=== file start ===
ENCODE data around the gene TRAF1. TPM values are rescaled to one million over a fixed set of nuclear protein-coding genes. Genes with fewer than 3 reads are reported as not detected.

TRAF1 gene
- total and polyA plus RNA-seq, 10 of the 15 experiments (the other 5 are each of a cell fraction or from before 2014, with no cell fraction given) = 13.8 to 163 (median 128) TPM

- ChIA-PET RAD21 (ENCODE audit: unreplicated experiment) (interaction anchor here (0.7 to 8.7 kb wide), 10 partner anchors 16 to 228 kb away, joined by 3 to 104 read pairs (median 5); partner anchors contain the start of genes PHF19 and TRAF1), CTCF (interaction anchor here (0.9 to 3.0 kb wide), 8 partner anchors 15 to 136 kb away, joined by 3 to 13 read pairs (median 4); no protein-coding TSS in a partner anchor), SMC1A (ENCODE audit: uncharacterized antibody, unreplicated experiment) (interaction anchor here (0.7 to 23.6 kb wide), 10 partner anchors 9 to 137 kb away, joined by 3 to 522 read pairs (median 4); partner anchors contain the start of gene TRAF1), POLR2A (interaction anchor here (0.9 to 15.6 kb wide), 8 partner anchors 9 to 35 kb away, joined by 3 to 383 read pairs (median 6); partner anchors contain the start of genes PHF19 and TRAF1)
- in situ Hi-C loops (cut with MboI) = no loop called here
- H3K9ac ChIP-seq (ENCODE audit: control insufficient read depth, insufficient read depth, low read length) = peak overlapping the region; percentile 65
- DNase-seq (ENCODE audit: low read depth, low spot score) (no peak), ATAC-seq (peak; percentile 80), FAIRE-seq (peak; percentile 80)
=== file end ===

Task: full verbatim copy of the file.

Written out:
ENCODE data around the gene TRAF1. TPM values are rescaled to one million over a fixed set of nuclear protein-coding genes. Genes with fewer than 3 reads are reported as not detected.

TRAF1 gene
- total and polyA plus RNA-seq, 10 of the 15 experiments (the other 5 are each of a cell fraction or from before 2014, with no cell fraction given) = 13.8 to 163 (median 128) TPM

- ChIA-PET RAD21 (ENCODE audit: unreplicated experiment) (interaction anchor here (0.7 to 8.7 kb wide), 10 partner anchors 16 to 228 kb away, joined by 3 to 104 read pairs (median 5); partner anchors contain the start of genes PHF19 and TRAF1), CTCF (interaction anchor here (0.9 to 3.0 kb wide), 8 partner anchors 15 to 136 kb away, joined by 3 to 13 read pairs (median 4); no protein-coding TSS in a partner anchor), SMC1A (ENCODE audit: uncharacterized antibody, unreplicated experiment) (interaction anchor here (0.7 to 23.6 kb wide), 10 partner anchors 9 to 137 kb away, joined by 3 to 522 read pairs (median 4); partner anchors contain the start of gene TRAF1), POLR2A (interaction anchor here (0.9 to 15.6 kb wide), 8 partner anchors 9 to 35 kb away, joined by 3 to 383 read pairs (median 6); partner anchors contain the start of genes PHF19 and TRAF1)
- in situ Hi-C loops (cut with MboI) = no loop called here
- H3K9ac ChIP-seq (ENCODE audit: control insufficient read depth, insufficient read depth, low read length) = peak overlapping the region; percentile 65
- DNase-seq (ENCODE audit: low read depth, low spot score) (no peak), ATAC-seq (peak; percentile 80), FAIRE-seq (peak; percentile 80)